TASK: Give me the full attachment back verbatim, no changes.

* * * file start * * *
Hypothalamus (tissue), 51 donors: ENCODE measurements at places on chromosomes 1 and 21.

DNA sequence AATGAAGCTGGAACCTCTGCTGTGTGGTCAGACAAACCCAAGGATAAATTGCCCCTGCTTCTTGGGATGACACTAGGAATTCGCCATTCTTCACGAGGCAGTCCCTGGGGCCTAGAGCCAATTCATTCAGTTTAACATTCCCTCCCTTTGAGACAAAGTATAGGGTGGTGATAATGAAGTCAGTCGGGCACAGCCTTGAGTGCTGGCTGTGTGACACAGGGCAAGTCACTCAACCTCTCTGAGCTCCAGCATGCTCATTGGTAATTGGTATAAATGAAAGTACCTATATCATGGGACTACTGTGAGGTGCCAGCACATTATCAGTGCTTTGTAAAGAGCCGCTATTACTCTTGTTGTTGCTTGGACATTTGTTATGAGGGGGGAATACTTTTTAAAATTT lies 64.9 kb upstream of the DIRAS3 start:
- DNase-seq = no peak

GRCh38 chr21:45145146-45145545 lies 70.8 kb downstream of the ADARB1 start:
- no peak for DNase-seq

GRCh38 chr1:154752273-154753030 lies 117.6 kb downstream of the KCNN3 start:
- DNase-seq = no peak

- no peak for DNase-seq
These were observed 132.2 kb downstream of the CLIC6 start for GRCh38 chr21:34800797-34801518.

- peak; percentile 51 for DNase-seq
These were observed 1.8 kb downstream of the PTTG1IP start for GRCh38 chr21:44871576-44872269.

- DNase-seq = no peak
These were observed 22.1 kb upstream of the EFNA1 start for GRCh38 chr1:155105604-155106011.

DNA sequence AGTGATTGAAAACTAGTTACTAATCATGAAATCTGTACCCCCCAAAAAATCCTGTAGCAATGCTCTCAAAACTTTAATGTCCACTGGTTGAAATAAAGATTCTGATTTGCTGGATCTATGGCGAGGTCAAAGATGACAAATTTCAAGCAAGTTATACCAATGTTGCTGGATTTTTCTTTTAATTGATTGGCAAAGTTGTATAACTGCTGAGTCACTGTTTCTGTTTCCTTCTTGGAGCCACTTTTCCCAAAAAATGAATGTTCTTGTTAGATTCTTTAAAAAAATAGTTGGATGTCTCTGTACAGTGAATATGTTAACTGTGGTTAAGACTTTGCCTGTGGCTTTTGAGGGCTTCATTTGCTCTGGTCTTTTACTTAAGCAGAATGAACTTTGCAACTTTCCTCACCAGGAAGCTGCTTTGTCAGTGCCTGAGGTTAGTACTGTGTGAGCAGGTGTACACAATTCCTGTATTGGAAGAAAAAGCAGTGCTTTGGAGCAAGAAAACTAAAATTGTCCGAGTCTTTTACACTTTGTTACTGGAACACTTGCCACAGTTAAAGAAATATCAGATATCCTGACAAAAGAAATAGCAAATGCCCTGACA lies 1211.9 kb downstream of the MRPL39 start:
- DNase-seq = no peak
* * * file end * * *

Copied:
Hypothalamus (tissue), 51 donors: ENCODE measurements at places on chromosomes 1 and 21.

DNA sequence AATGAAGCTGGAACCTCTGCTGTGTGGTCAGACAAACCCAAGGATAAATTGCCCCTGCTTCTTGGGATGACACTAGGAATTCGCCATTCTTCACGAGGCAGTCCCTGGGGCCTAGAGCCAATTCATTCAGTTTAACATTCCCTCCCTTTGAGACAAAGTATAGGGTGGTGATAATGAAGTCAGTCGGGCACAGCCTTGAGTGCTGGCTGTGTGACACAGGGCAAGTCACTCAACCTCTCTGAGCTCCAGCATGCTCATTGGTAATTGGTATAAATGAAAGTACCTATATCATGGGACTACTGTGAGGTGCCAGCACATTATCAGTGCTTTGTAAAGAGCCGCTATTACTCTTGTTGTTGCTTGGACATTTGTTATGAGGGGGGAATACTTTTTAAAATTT lies 64.9 kb upstream of the DIRAS3 start:
- DNase-seq = no peak

GRCh38 chr21:45145146-45145545 lies 70.8 kb downstream of the ADARB1 start:
- no peak for DNase-seq

GRCh38 chr1:154752273-154753030 lies 117.6 kb downstream of the KCNN3 start:
- DNase-seq = no peak

- no peak for DNase-seq
These were observed 132.2 kb downstream of the CLIC6 start for GRCh38 chr21:34800797-34801518.

- peak; percentile 51 for DNase-seq
These were observed 1.8 kb downstream of the PTTG1IP start for GRCh38 chr21:44871576-44872269.

- DNase-seq = no peak
These were observed 22.1 kb upstream of the EFNA1 start for GRCh38 chr1:155105604-155106011.

DNA sequence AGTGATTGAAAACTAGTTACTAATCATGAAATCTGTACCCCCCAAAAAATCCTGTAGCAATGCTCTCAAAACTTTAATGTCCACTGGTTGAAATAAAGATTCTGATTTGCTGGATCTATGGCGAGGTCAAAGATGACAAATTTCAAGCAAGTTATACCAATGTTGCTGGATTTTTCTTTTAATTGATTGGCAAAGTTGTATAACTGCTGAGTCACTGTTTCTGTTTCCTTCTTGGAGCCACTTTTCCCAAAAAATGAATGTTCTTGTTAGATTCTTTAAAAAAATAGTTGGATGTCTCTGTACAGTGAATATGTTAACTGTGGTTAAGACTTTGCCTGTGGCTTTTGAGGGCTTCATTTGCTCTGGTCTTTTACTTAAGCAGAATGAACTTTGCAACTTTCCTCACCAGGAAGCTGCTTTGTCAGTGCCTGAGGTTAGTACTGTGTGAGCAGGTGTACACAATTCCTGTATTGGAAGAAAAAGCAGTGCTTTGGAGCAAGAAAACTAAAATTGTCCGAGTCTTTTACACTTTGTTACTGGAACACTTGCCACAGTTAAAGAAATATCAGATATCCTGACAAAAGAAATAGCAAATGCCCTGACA lies 1211.9 kb downstream of the MRPL39 start:
- DNase-seq = no peak